There is no event in the world quite like the Super Bowl. Nowhere else can one find so much brutality and pageantry crammed into a single event. It is, perhaps, the most American of events, fulfilling both our love of athletics and violence and an unquenchable obsession with celebrity. The mixture of these two themes is best shown when, halfway through the game, a new spectacle starts. The players clear, a new stage is brought out, and some of the most famous artists in the world perform the halftime show. This part of the event is, to many people, the most important of the whole night (writing this sentence pains the sports writer in me). The artists are given the opportunity to perform on one of the world’s biggest stages, and, for better or worse, they are scrutinized by just about every member of the country. In honor of all of these performances, this edition of the Weekly List celebrates the best songs performed at a Super Bowl halftime show.
- “You Can’t Hurry Love” – The Supremes
Diana Ross and the Supremes completely changed the pop music game. A catchy drum beat provides the background for some of the best vocals of the ‘60s. Oh, and the song’s advice is pretty good too.
- “Sir Duke” – Stevie Wonder
There are few openings in all of music more recognizable than the first 15 seconds of this song. There are definitely none more groovy. The song is an ode to music itself, its title a reference to the great Duke Ellington. Aside from providing a history of jazz, Wonder performs an incredibly catchy track that features a mix of his instrumental and vocal genius.
- “Beautiful Day” – U2
It’s really hard not to feel good listening to this song. Aside from the lyrics, which leave everyone in a positive mood, it offers everything needed for a stadium performance. Dramatic hooks. Booming (and easy to chant) choruses. Intense drum beats. This song was written for the halftime show.
- “Rock Your Body” – Justin Timberlake with Janet Jackson
This song has been defined by its halftime performance. It was while performing this song in 2004 that Janet Jackson and Justin Timberlake were involved in what is certainly the most famous wardrobe malfunction in history. It’s also a pretty solid early 2000s club jam.
- “Live and Let Die” – Paul McCartney and Wings
McCartney’s halftime show performance in 2005 featured some of the best songs ever written: “Hey Jude” and “Let it Be.” Why, then, did I choose it? Anyone who has ever heard it live will tell you why. Its booming chorus and subsequent instrumental are virtually guaranteed to get a crowd excited. The frantic and excited pitch is perfect for the venue.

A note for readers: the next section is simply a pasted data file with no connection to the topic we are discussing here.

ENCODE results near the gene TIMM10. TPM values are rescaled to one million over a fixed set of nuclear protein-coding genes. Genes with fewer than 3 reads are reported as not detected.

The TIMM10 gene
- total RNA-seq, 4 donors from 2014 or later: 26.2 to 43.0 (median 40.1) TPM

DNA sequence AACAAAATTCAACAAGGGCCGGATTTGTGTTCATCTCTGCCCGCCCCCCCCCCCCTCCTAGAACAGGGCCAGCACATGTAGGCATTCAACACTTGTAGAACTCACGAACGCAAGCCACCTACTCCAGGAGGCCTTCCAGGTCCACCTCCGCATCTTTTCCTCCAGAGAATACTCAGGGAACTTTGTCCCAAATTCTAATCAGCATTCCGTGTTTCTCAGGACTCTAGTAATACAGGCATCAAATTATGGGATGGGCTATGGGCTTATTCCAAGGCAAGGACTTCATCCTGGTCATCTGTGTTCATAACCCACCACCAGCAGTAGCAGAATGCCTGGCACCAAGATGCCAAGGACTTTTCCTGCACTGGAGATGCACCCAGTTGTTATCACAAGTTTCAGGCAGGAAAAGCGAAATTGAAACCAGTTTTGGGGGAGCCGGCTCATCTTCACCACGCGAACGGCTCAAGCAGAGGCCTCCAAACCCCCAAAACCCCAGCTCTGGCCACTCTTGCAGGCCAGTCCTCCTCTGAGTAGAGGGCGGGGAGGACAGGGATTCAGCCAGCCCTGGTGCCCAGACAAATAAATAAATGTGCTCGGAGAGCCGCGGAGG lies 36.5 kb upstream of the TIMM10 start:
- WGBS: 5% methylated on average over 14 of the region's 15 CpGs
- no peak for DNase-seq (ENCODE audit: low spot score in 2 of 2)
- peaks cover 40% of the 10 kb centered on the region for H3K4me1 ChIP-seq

- “(I Can’t Get No) Satisfaction” – Rolling Stones
Keith Richards leads with one of the of the most recognizable guitar riffs in music, and Mick Jagger complains about everything around him. The end product is one of the greatest songs ever written, one that leaves the listener in a state of cynicism and gratitude. Cynical to the cruel world that Jagger describes, grateful that the song was made.
- “Born to Run” – Bruce Springsteen
If you ever need to feel excited, just listen to this song. If the song had nothing more than just its drums, it could go down as an all time great. When the saxophone of the famous E Street Band is mixed in, it creates some of the most passionate music of the last 50 years. Springsteen’s lyrics speak to all listeners and touch on some of the core concepts of Americana, making it probably the most quotable on the list.
- “Baba O’Riley” – The Who
If there is a song here that could challenge the claim I made directly above, it is this one. The chorus is poetic and beautiful. Pete Townshend’s words are the boiling point for the listener’s emotions, which have been building up since the first, famous notes on the keyboard that opens up the song. These emotions are finally released with Keith Moon’s drumming, only to be stirred back up with the chaos that ends the track.
- “Crazy in Love” – Beyoncé
America was never meant to have royalty, and yet there is no doubt that Jay Z and Beyonce are our nation’s royal couple. Before there was Solange, before Blue Ivy, there was this. The two collaborated on one of the catchiest songs of the decade. The neo-funk beat makes sure that no one can sit still, Beyonce’s voice leaves the audience in hysteria, and HOVA’s verse makes comes just at the perfect time. If 2013’s Beyonce was the honeymoon, this is a pretty good first date.
That’s it for this edition of the Weekly List. Come back to Halftime next week for another great playlist.